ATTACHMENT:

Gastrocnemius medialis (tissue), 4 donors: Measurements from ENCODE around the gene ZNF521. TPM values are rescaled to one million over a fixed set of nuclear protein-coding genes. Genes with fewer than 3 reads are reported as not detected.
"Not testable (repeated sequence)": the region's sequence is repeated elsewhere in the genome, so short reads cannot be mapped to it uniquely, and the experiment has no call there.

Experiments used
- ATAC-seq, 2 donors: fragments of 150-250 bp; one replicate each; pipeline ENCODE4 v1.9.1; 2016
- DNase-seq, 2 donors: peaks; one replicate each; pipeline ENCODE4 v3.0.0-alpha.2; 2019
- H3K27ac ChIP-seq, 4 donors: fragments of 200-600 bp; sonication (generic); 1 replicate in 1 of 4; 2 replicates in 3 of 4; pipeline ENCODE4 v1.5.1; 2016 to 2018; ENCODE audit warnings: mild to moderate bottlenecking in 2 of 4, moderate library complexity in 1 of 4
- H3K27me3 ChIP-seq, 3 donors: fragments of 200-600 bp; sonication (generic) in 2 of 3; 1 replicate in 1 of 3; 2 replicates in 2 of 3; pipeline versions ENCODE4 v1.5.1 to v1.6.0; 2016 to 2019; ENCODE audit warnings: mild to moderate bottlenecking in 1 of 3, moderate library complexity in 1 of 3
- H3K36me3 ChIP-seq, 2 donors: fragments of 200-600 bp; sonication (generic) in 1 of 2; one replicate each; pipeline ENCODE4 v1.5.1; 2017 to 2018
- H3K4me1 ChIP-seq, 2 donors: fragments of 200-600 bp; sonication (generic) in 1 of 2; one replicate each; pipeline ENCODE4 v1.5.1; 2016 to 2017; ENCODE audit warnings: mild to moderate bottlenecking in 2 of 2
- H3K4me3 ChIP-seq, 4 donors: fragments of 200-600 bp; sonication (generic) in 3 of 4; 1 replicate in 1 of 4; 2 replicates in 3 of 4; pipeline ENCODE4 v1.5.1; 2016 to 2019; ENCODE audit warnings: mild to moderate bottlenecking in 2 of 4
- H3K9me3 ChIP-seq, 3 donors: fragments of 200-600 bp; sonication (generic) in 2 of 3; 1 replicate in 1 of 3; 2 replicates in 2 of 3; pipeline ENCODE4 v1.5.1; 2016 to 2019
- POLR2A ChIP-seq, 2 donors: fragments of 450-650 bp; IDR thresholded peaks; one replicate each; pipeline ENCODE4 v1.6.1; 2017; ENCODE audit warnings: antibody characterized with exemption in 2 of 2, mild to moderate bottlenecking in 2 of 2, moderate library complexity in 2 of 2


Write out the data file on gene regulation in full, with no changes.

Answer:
Gastrocnemius medialis (tissue), 4 donors: Measurements from ENCODE around the gene ZNF521. TPM values are rescaled to one million over a fixed set of nuclear protein-coding genes. Genes with fewer than 3 reads are reported as not detected.
"Not testable (repeated sequence)": the region's sequence is repeated elsewhere in the genome, so short reads cannot be mapped to it uniquely, and the experiment has no call there.

Experiments used
- ATAC-seq, 2 donors: fragments of 150-250 bp; one replicate each; pipeline ENCODE4 v1.9.1; 2016
- DNase-seq, 2 donors: peaks; one replicate each; pipeline ENCODE4 v3.0.0-alpha.2; 2019
- H3K27ac ChIP-seq, 4 donors: fragments of 200-600 bp; sonication (generic); 1 replicate in 1 of 4; 2 replicates in 3 of 4; pipeline ENCODE4 v1.5.1; 2016 to 2018; ENCODE audit warnings: mild to moderate bottlenecking in 2 of 4, moderate library complexity in 1 of 4
- H3K27me3 ChIP-seq, 3 donors: fragments of 200-600 bp; sonication (generic) in 2 of 3; 1 replicate in 1 of 3; 2 replicates in 2 of 3; pipeline versions ENCODE4 v1.5.1 to v1.6.0; 2016 to 2019; ENCODE audit warnings: mild to moderate bottlenecking in 1 of 3, moderate library complexity in 1 of 3
- H3K36me3 ChIP-seq, 2 donors: fragments of 200-600 bp; sonication (generic) in 1 of 2; one replicate each; pipeline ENCODE4 v1.5.1; 2017 to 2018
- H3K4me1 ChIP-seq, 2 donors: fragments of 200-600 bp; sonication (generic) in 1 of 2; one replicate each; pipeline ENCODE4 v1.5.1; 2016 to 2017; ENCODE audit warnings: mild to moderate bottlenecking in 2 of 2
- H3K4me3 ChIP-seq, 4 donors: fragments of 200-600 bp; sonication (generic) in 3 of 4; 1 replicate in 1 of 4; 2 replicates in 3 of 4; pipeline ENCODE4 v1.5.1; 2016 to 2019; ENCODE audit warnings: mild to moderate bottlenecking in 2 of 4
- H3K9me3 ChIP-seq, 3 donors: fragments of 200-600 bp; sonication (generic) in 2 of 3; 1 replicate in 1 of 3; 2 replicates in 2 of 3; pipeline ENCODE4 v1.5.1; 2016 to 2019
- POLR2A ChIP-seq, 2 donors: fragments of 450-650 bp; IDR thresholded peaks; one replicate each; pipeline ENCODE4 v1.6.1; 2017; ENCODE audit warnings: antibody characterized with exemption in 2 of 2, mild to moderate bottlenecking in 2 of 2, moderate library complexity in 2 of 2